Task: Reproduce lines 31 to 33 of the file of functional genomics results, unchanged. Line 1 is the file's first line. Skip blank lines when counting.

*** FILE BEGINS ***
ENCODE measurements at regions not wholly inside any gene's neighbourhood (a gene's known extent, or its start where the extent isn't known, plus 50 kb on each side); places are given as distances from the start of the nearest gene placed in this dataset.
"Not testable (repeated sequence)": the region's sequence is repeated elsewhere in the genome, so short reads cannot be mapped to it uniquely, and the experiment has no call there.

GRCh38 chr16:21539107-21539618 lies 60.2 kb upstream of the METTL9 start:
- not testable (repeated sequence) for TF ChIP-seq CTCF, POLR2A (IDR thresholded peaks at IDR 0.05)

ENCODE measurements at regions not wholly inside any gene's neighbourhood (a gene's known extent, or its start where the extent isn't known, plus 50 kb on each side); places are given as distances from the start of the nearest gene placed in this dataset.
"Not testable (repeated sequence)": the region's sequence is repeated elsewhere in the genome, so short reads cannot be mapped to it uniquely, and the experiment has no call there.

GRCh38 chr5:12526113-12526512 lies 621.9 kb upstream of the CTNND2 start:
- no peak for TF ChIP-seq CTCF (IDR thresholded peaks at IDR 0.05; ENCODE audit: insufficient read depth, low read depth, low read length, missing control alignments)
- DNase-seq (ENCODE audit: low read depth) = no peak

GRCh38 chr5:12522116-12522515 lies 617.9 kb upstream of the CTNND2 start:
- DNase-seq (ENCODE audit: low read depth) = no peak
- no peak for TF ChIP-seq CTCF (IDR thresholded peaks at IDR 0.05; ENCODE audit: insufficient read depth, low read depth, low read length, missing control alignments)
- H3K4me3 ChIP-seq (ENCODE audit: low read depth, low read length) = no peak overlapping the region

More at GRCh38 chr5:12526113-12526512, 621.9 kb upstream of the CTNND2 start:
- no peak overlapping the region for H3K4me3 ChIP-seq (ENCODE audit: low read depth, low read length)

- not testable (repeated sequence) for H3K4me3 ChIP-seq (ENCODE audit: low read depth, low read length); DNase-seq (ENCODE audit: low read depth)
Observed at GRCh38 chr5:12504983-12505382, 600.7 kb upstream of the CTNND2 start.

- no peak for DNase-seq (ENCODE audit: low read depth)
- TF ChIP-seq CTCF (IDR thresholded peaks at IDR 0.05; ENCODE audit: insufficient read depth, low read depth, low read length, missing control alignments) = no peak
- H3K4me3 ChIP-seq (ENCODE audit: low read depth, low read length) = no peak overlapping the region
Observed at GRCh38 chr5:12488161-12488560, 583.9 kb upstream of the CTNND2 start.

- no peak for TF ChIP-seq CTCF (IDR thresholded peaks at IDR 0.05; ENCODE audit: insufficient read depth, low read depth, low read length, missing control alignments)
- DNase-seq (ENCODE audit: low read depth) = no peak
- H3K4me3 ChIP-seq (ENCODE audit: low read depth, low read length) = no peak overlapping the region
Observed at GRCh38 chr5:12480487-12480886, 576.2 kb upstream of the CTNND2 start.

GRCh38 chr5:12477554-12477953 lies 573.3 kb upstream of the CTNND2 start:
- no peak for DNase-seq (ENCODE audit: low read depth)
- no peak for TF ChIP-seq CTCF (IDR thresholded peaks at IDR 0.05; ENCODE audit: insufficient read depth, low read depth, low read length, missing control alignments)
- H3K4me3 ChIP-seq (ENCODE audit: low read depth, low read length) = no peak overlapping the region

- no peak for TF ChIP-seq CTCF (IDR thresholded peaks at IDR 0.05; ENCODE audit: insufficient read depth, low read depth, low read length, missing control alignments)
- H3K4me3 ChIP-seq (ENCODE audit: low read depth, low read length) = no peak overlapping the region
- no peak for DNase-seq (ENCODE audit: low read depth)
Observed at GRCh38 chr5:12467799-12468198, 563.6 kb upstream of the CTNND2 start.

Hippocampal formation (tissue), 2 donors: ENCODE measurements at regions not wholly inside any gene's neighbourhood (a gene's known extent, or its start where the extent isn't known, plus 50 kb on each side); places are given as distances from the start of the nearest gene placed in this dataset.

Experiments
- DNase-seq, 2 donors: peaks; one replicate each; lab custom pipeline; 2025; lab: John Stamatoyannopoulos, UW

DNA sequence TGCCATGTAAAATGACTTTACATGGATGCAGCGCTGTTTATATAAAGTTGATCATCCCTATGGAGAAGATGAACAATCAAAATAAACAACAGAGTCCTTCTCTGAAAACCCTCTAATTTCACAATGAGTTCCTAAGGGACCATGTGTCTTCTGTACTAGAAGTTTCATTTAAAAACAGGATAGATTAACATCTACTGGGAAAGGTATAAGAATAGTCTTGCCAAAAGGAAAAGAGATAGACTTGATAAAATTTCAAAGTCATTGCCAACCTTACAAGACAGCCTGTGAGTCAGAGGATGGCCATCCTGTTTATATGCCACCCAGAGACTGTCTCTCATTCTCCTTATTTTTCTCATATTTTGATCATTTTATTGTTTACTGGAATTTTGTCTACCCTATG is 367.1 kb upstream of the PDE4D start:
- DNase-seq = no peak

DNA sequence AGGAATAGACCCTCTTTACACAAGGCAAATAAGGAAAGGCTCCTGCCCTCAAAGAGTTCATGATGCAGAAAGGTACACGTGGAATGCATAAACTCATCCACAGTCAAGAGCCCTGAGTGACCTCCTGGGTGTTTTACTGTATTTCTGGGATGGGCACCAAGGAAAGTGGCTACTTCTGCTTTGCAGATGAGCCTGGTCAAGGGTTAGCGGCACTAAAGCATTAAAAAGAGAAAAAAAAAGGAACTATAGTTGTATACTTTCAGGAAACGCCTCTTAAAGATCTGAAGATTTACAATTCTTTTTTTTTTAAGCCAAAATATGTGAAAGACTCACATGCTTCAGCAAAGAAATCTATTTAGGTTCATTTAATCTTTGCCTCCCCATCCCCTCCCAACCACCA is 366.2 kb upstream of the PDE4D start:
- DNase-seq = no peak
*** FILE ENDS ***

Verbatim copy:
- H3K4me3 ChIP-seq (ENCODE audit: low read depth, low read length) = no peak overlapping the region
- no peak for DNase-seq (ENCODE audit: low read depth)
Observed at GRCh38 chr5:12467799-12468198, 563.6 kb upstream of the CTNND2 start.